Seek confidentiality order if employee wants access to co-workers' disciplinary records.

A federal court hearing a Pennsylvania case has concluded that plaintiffs seeking to compare the discipline they received with that of other employees are entitled to the information, but must keep it confidential.

That's to protect the other employees from the embarrassment and breach of privacy that exposing their disciplinary history to the world might cause.

Recent case: Jacqueline and Christian sued their former employer, the Philadelphia Housing Authority, for alleged race and gender discrimination. They sought an internal investigative report that focused on two other employees who were not involved in the litigation. They wanted to see if they were disciplined less harshly for similar conduct.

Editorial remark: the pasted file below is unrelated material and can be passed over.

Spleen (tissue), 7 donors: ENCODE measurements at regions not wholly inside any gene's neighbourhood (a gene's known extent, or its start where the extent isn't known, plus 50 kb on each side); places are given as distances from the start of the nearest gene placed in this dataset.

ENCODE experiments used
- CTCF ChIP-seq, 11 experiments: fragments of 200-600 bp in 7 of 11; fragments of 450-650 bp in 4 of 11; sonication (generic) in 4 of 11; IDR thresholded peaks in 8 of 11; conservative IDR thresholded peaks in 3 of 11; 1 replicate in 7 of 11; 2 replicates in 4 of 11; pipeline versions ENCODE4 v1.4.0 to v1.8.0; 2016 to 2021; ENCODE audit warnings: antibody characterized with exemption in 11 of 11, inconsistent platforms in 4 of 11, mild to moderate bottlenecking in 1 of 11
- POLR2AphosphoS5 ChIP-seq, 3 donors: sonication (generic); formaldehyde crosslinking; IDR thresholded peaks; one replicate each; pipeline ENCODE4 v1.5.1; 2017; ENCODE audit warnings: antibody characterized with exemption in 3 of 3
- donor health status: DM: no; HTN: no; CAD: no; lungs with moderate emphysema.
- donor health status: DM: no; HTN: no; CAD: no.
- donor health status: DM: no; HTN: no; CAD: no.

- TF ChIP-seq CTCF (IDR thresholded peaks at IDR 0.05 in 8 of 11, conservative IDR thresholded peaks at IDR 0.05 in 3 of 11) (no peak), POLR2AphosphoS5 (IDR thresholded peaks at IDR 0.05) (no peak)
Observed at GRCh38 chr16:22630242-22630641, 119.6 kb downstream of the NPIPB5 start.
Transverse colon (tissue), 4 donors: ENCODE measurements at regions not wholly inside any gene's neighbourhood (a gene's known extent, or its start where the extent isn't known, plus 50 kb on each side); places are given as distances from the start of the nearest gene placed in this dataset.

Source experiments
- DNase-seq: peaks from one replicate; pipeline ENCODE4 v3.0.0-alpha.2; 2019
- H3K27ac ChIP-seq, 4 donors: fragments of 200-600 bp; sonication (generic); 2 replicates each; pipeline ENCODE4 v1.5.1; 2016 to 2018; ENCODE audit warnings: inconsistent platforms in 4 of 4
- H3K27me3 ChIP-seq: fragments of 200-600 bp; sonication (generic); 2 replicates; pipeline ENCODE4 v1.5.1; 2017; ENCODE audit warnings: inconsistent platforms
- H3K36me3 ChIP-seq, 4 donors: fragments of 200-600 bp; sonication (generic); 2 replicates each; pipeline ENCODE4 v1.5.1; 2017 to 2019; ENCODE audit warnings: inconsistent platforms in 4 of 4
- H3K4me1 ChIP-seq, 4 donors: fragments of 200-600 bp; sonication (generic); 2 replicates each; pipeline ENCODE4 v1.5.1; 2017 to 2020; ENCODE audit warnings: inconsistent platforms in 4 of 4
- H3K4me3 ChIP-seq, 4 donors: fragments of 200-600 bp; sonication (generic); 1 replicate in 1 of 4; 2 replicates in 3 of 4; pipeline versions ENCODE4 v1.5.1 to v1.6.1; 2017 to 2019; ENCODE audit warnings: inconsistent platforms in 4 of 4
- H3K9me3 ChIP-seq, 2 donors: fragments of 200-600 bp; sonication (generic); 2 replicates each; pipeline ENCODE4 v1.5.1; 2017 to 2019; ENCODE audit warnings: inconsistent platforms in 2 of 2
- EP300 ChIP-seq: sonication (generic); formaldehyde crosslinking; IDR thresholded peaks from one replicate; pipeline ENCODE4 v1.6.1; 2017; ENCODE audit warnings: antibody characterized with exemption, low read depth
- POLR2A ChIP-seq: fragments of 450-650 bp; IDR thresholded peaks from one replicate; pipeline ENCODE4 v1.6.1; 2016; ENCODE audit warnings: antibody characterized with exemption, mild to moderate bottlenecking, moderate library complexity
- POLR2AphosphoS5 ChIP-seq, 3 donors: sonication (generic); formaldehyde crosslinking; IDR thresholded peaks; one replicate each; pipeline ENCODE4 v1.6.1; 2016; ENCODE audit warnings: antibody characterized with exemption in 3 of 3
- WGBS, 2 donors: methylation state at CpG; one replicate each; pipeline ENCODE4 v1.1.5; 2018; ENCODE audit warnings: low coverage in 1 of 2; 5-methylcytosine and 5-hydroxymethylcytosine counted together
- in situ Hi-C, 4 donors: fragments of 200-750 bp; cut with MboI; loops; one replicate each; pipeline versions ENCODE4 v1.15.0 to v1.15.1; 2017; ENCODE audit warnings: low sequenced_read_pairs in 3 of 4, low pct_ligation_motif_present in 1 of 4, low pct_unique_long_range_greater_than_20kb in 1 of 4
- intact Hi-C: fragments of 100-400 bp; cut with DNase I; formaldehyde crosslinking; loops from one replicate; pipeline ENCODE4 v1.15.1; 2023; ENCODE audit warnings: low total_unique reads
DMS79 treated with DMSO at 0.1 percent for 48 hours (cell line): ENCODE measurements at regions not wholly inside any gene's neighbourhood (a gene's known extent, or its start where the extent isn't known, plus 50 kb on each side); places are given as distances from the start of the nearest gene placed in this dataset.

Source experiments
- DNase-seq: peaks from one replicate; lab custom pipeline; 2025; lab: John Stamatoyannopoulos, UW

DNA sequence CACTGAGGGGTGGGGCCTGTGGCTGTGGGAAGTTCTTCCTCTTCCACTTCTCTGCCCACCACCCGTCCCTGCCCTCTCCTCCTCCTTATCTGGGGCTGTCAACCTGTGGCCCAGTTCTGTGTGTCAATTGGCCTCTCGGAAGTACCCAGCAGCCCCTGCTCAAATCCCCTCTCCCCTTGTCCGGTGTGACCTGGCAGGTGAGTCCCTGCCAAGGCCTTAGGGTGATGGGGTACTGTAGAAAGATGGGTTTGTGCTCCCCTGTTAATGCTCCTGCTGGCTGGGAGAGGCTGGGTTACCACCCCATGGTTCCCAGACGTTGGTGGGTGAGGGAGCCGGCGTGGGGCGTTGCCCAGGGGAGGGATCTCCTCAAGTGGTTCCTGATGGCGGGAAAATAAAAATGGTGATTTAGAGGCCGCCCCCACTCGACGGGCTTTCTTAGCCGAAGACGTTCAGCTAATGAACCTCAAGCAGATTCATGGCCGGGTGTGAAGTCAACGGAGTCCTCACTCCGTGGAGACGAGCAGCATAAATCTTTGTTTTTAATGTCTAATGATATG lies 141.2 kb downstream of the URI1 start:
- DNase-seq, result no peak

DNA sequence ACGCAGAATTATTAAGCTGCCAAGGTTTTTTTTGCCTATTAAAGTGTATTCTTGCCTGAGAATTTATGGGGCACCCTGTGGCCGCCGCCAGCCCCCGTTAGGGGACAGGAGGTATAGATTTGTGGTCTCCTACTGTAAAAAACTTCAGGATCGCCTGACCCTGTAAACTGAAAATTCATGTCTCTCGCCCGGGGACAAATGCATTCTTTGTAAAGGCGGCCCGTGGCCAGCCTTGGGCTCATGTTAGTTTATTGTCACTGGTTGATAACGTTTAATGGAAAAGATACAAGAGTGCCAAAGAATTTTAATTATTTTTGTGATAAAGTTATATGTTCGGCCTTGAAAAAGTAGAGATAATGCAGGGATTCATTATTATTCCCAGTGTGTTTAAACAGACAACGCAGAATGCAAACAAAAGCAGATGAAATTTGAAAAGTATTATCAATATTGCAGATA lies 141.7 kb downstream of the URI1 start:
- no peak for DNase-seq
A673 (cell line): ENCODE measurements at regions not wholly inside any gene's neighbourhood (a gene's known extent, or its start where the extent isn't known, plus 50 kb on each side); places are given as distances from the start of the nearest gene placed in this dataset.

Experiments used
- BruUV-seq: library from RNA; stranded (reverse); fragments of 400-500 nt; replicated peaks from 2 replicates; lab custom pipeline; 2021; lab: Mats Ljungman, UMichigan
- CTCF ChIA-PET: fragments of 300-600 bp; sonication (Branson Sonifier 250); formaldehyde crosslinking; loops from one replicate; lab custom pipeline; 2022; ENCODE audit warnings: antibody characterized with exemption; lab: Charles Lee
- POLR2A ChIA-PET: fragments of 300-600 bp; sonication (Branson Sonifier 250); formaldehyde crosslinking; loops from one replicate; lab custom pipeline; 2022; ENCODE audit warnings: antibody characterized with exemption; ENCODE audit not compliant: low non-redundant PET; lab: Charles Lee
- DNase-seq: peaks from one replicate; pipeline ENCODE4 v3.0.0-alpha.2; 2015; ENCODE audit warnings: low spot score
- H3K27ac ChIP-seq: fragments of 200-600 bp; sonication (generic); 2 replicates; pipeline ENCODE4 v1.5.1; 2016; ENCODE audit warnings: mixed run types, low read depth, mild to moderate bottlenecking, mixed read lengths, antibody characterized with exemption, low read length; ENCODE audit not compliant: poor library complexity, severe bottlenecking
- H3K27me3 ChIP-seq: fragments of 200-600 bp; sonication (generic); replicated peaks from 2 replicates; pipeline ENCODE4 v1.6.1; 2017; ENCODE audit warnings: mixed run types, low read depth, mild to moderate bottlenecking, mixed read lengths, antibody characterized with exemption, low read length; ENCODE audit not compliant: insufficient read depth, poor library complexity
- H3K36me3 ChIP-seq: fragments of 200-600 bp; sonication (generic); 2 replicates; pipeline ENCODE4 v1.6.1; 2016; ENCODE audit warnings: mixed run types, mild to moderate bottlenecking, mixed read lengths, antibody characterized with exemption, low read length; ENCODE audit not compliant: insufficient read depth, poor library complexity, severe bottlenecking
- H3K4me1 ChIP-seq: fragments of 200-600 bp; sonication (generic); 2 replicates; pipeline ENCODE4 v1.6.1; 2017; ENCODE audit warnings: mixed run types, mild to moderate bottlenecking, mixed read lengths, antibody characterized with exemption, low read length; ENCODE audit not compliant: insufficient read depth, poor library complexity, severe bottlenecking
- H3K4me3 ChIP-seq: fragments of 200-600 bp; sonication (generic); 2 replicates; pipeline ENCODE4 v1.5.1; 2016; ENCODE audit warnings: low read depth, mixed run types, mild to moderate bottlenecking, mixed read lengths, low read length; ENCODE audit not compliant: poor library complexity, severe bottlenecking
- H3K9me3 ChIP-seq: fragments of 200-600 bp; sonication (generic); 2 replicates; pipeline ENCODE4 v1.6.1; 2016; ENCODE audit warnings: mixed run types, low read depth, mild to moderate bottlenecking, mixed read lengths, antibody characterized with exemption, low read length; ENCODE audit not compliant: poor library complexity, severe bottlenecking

The PHA sought to block the release, arguing that the employees weren't involved in the case and that--because they were still appealing their discipline through their union--it would be unfair to file the internal...

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